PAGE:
Design a Buying Space, Part II: Be Buyer Friendly
Keep Customers Flowing in the Door and Toward the Register
Though you may want to cram your store full of wonderful products and ingenious displays, Tom Moseman of Envirosell, Inc. — a company that videotapes shoppers to see what they buy or avoid and why — said customers want to be able to find a product quickly and be on their way.
How can you help them get in and out comfortably and still let them see as many toys and games as possible?
Send Them Right
"Given the opportunity, people will move right when they enter a store," said Philip Mitchell, founder of Discovery-Based Retail, a research, design and training company. He cited research by several groups, including Paco Underhill's Envirosell. "If people naturally move that direction, let's encourage them to move that direction."
Mitchell suggests creating "cascading aisles" in the store and designing feature lighting to encourage that movement.
"Stores should be spacious," insisted Fred Rosenberg of On the Park Toys and Candy in Kingswood, Texas. "They should have wide aisles for wheelchairs and double-wide strollers."
"According to the Americans with Disabilities Act guidelines, all permanent displays need to be located on an accessible route that is at least 36" wide," Tim Matey, retail consultant for F.C. Dadson, Inc., told TDmonthly.
"A clever trick that can also help strollers get around a store is to use rounded displays. Rounded corners create a path for wheeled objects to follow smoothly," suggested Matey.
"You want your traffic paths to flow like a stream, with natural curves as opposed to sharp turns in the aisles."—Tabitha Miller, certified Feng Shui consultantTabitha Miller, a classically trained certified Feng Shui consultant, agreed: "You want your traffic paths to flow like a stream, with natural curves as opposed to sharp turns in the aisles."
Pointed or angled structures imply a source of negative energy, she said. "In a store these sharp corners can come from shelving units, tables and even architectural corners. These can be softened or blocked by the use of plants, fabric and lights."
Mitchell also likened the movement of customers to the flow of water.
"Look at [the above floor plan design] and imagine the store to be a tub of water," he said. "If I were to run my arm around the outside edge of that tub I would start the flow of the water it contained, and then inertia would take over and that movement would likely continue. Remember the invariant right and observe how I have reinforced the counter-clockwise flow of people with feature lighting, cascading aisles and overall design."
Vary Shelf Height
"To avoid creating a claustrophobic vibe," continued Matey, "limit tall shelving to exterior walls and use lower-profile displays around the middle."
Older women prefer to reach items directly in front of them or a little higher, said Moseman, while older men (and kids) are more likely to bend down.
"To avoid creating a claustrophobic vibe, limit tall shelving to exterior walls and use lower-profile displays around the middle."— Tim Matey, F.C. Dadson, Inc."If you are a store that caters to smaller children, having lower-profile shelving makes sense," agreed Matey.
Maximum shelf height against walls and at the rear of the store should be 7' to 8', said Ted Baylis of Franklin Fixtures, a fixture company that works with small specialty retailers.
"If they can't see it, they won't buy it," he warned. For toy stores, center shelving should not be more than 5' and is ideally shorter in front so kids can easily look over the first displays to the toys behind them.
"Imagine walking down the front aisle," continued Mitchell (see Retail Store Floor Plan image above)."Observe the black pointers and see the wide range of products that you would be exposed to. The staggered terminal points of the gondola not only guide traffic, but expose shoppers to wide variety. The exposure continues to pull traffic and only encourages the natural movement of the customers. Natural movement translates to a comfortable shopping experience. A comfortable shopping experience produces a popular store."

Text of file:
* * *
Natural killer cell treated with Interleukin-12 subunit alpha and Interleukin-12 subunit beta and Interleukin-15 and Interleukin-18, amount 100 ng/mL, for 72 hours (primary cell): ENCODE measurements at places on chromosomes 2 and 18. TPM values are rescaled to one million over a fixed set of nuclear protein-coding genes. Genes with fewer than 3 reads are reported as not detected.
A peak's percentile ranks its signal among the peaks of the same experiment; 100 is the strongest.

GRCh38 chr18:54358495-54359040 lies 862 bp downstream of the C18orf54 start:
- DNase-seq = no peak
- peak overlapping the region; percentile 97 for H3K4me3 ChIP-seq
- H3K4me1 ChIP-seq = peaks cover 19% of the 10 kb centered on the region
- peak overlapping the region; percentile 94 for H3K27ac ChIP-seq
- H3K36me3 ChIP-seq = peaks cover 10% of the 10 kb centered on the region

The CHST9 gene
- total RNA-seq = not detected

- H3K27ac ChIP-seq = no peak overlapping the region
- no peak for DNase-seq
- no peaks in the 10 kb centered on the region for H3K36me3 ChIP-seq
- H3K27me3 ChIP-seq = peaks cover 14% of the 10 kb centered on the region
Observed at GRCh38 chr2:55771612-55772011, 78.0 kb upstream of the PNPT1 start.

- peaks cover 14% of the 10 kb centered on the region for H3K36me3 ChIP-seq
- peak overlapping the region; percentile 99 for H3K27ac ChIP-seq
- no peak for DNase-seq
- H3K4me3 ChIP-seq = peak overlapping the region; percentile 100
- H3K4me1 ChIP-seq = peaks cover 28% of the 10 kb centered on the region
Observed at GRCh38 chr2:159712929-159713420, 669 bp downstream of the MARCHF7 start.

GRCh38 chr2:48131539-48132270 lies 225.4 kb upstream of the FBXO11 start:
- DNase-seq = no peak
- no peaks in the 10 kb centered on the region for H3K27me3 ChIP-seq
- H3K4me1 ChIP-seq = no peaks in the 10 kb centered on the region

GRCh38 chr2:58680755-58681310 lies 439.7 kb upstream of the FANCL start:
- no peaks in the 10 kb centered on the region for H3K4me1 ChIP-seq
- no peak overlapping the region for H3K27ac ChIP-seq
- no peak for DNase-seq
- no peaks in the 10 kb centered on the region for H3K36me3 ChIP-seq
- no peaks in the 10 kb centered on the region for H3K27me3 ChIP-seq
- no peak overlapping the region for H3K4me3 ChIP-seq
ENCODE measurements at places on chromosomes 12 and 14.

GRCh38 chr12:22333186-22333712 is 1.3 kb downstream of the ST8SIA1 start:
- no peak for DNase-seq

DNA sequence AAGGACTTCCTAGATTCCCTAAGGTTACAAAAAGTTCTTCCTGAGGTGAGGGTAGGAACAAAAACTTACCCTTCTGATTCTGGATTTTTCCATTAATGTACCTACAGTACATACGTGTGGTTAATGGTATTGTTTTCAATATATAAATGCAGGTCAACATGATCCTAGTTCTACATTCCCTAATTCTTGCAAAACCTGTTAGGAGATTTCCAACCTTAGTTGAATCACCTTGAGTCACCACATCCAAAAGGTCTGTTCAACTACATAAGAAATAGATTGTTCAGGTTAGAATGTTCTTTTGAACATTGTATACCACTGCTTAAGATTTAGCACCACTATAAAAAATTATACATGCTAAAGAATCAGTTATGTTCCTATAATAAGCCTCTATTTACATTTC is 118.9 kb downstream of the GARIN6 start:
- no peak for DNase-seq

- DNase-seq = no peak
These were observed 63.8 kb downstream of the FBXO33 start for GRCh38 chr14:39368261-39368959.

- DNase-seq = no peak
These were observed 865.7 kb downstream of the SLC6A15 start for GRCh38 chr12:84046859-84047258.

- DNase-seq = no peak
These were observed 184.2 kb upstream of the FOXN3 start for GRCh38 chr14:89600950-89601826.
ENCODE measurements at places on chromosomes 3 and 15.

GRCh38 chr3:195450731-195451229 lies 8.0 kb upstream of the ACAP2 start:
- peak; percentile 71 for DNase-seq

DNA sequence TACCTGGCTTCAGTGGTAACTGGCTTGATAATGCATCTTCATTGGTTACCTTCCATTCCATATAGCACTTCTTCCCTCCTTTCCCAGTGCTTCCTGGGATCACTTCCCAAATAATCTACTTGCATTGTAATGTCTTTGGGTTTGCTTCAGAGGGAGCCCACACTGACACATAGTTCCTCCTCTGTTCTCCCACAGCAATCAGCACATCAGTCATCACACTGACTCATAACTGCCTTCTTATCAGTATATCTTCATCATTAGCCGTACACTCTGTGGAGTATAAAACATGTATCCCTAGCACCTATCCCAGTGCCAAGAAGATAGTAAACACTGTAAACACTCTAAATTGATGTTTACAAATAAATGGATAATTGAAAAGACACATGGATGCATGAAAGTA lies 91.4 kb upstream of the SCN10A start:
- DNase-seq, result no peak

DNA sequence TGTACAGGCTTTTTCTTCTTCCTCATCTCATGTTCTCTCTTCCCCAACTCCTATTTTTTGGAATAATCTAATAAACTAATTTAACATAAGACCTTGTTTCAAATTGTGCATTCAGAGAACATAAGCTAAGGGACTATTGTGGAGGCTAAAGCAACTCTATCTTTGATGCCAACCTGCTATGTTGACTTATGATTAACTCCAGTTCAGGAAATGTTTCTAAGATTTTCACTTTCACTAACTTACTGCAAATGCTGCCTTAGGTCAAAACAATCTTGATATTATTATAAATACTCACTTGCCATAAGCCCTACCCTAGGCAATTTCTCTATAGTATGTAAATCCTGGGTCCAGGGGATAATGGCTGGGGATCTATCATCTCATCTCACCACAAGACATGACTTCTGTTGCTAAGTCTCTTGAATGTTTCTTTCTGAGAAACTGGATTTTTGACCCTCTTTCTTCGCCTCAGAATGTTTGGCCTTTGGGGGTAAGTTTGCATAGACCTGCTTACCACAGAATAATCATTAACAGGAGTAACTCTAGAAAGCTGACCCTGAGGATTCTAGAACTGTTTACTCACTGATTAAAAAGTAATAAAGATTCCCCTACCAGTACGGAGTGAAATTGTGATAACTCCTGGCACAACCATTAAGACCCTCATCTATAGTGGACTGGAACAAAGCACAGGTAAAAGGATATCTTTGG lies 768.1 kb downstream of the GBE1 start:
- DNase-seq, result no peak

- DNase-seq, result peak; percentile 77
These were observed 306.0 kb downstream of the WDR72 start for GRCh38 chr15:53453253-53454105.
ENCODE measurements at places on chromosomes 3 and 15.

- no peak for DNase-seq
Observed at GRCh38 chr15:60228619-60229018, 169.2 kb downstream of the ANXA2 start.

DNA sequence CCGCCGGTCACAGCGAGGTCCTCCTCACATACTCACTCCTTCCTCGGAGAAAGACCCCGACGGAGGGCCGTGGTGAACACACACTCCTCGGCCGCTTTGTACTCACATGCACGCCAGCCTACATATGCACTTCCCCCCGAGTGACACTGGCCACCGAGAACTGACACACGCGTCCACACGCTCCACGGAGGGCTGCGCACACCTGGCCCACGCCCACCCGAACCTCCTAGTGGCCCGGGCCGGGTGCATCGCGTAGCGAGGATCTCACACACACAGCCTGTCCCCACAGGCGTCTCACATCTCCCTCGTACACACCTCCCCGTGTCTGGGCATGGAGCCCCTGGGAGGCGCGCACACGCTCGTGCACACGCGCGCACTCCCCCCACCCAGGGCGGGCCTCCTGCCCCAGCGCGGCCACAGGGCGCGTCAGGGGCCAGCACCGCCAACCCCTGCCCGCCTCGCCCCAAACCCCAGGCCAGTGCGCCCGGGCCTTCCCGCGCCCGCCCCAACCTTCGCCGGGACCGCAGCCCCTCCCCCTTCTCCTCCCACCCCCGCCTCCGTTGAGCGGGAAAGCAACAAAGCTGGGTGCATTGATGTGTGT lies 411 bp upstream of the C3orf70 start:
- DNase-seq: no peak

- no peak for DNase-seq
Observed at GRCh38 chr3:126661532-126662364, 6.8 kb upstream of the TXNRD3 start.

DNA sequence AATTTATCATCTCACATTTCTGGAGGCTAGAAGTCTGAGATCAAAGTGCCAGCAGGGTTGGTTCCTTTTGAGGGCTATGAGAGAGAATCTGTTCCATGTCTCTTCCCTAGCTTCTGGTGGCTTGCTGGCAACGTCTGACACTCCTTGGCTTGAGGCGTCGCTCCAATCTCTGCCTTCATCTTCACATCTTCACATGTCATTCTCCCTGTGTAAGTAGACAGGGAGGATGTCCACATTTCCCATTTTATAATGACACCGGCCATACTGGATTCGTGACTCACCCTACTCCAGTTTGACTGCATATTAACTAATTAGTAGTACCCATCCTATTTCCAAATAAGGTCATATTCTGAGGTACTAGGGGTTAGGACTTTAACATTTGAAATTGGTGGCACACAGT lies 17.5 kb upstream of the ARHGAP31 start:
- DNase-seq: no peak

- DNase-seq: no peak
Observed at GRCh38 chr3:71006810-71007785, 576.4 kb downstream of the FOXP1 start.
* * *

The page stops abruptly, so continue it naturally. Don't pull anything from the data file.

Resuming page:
"Natural movement translates to a comfortable shopping experience. A comfortable shopping experience produces a popular store."—Phil Mitchell, Discovery-Based Retail"You want to build height from the front to the back," advised Baylis. "You also want aisles oriented so people can easily look down the aisles."
Baylis claimed that his customers report sales increases of 10 percent to 40 percent after a fixture redesign. "Some of it is excitement generated by new paint and carpet," he admitted, "but much of it is from using fixtures that display the product well."
Place Products Optimally
"Some retailers use a traditional approach of placing fast-selling items on lower shelves," said Shari Waters, retail expert for About.com. "Others prefer to place high-margin products right at eye-level. Determining where to place products depends on many factors, including product assortment, overall inventory, space, promotion, and price."
Position Cash Wrap Strategically
"Impulse items always do well near check outs, but make sure that you keep enough room to accommodate a line," reminded Matey. "Some general guidelines would be not to place the cash register too close to the door or in line with the door," advised Miller. "This is like having your money coming and going without it having the chance to accumulate."
Mitchell agreed in principle, but gave other reasons. Locating the cash wrap directly in front of the entrance or to the right would impede customers' natural inclination to move rightward, he said.
"Therefore, I would avoid locating the cash wrap in either of those two positions," he advised TDmonthly. "I designed this floor plan with the cash wrap near the end of the counter-clockwise circumscription of the sales space to encourage shoppers to peruse the entire sales floor. However, if security is a high concern in the store's locale, an alternate location could be the area that I designated with the blue rectangle (see Retail Store Floor Plan image above)."
One of the stores Baylis worked with positioned the cash wrap in the back, from where the entire store is easily visible.
Too often, concluded Moseman, "store design fails the retailer." Your layout must recoup in sales the money invested in design; yet another reason to aim for simplicity.
Baylis agrees that clutter turns off customers, as does untidiness.
"Go look at your store as if you're the customer," he advised. "Are there sticky notes and handwritten signs on doors? Sticky notes on the register? Dustballs on the shelves? If so, get rid of them. People like to see what they want to buy, and they want it to be appealing."
DISPLAYS MOVE PRODUCT
Displays shouldn't just attract the eye; they should encourage shoppers to buy more. Pam Mikula, owner of the online Nature Store told TDmonthly, "Special groupings draw attention in a way that focuses the buying. One thing leads to buying another."
Tell a Story